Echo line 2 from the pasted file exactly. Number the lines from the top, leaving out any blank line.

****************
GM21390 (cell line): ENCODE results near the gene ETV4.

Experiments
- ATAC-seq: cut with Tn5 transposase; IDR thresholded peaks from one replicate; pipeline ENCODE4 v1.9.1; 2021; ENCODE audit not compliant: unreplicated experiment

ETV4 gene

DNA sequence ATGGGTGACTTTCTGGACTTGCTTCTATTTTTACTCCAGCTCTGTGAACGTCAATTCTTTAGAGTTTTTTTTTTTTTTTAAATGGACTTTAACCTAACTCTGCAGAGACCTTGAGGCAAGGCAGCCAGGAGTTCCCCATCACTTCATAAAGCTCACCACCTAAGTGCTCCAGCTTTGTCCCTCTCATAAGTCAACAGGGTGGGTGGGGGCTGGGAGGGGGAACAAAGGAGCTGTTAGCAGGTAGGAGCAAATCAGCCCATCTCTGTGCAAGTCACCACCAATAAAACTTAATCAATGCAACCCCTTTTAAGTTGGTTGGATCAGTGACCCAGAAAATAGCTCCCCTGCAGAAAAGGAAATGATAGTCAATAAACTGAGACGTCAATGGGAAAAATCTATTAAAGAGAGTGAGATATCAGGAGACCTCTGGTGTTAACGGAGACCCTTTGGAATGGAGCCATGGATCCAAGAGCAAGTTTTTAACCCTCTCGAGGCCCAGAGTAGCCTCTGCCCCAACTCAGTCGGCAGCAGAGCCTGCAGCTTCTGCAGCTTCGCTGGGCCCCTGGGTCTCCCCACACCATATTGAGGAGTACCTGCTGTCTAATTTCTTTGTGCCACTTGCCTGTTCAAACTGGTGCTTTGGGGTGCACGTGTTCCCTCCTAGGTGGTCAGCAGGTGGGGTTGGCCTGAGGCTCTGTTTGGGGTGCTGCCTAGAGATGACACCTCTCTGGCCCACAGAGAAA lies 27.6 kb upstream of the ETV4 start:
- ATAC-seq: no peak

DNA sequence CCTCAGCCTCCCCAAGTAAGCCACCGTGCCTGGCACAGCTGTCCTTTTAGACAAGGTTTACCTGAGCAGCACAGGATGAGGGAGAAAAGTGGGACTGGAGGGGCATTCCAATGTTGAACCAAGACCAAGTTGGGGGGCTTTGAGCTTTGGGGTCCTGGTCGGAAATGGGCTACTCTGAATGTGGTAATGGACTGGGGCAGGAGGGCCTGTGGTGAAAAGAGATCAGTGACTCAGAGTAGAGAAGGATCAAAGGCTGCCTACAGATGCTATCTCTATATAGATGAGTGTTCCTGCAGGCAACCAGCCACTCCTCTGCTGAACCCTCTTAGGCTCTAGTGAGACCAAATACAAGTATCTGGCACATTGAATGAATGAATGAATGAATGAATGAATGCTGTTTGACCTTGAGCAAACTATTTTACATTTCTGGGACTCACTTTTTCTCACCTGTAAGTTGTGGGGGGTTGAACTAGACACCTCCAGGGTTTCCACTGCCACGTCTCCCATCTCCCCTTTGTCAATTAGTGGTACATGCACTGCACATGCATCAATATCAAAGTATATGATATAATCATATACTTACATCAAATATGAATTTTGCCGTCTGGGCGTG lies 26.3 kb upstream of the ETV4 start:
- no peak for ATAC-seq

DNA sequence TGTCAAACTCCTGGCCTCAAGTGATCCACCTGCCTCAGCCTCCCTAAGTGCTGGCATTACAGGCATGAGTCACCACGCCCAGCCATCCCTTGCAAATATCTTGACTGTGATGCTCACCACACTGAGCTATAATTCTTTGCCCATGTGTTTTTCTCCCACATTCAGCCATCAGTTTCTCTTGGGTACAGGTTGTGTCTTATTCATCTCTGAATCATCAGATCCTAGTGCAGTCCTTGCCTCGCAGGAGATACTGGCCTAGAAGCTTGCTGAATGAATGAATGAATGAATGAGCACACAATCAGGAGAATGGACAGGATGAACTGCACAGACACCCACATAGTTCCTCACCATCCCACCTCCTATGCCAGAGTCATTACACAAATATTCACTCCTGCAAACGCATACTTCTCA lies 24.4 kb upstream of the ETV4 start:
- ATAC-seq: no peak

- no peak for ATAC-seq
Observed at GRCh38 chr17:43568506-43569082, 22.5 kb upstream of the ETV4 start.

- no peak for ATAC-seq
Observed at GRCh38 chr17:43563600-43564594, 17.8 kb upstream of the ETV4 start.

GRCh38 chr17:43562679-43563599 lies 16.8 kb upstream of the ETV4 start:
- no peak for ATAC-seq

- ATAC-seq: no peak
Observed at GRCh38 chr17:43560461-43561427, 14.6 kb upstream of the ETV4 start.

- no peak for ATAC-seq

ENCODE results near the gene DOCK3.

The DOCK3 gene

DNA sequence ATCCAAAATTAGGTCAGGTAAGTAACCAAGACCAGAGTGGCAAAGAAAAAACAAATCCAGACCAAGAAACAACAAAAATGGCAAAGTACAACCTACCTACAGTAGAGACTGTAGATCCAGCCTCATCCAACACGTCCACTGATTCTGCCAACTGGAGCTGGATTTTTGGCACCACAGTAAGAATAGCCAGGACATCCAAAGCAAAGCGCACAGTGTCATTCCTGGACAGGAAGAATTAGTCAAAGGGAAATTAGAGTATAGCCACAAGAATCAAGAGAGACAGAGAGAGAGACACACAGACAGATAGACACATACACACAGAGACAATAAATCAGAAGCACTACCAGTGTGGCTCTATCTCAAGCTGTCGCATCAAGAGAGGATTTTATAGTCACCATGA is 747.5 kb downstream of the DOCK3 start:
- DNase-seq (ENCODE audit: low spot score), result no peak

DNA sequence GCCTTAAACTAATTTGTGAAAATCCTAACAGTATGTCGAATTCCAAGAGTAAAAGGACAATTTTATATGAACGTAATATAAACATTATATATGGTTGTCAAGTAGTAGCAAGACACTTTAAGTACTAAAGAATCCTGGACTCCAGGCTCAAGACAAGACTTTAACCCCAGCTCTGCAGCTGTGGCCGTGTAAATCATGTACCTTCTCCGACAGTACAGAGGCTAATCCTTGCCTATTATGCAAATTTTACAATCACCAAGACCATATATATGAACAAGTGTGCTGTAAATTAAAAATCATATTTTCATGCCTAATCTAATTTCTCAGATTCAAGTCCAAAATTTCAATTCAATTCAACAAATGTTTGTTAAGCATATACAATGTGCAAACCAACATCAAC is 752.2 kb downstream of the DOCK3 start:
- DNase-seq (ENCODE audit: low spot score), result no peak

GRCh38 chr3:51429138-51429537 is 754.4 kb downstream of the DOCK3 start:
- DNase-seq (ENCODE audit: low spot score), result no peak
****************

Experiments